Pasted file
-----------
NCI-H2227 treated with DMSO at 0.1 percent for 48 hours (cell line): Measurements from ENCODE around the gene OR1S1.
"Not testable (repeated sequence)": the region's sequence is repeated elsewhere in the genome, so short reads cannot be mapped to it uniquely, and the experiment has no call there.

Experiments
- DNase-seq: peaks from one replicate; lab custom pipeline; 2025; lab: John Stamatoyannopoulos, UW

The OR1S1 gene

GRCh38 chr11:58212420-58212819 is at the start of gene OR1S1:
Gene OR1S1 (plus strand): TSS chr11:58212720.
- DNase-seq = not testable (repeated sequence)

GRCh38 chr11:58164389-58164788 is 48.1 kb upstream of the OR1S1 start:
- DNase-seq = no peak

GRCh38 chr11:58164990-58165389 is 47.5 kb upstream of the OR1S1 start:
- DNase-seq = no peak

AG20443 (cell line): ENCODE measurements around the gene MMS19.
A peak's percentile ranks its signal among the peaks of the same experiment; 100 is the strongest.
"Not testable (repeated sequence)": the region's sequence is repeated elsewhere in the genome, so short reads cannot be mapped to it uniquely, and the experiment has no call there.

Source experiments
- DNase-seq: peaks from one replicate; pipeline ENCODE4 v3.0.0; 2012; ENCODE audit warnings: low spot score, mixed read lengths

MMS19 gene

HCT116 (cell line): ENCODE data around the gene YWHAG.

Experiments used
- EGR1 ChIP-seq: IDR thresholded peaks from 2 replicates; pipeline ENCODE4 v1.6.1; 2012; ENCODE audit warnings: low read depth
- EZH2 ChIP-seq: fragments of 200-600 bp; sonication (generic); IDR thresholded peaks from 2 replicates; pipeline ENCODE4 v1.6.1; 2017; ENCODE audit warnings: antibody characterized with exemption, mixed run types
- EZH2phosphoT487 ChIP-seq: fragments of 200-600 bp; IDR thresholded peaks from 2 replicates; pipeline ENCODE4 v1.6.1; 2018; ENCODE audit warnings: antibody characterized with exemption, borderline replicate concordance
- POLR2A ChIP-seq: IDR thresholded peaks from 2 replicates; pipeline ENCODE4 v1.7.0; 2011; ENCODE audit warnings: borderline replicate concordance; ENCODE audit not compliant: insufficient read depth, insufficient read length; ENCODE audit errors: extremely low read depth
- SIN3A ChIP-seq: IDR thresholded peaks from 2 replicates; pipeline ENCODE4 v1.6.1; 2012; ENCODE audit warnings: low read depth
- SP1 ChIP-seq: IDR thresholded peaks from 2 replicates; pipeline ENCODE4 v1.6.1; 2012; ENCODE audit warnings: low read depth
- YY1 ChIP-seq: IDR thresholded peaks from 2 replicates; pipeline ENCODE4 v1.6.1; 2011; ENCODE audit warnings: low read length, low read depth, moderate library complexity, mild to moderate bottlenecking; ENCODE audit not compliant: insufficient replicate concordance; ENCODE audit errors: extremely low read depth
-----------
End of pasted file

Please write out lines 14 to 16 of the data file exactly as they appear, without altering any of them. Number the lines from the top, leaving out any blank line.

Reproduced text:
A peak's percentile ranks its signal among the peaks of the same experiment; 100 is the strongest.
"Not testable (repeated sequence)": the region's sequence is repeated elsewhere in the genome, so short reads cannot be mapped to it uniquely, and the experiment has no call there.

Source experiments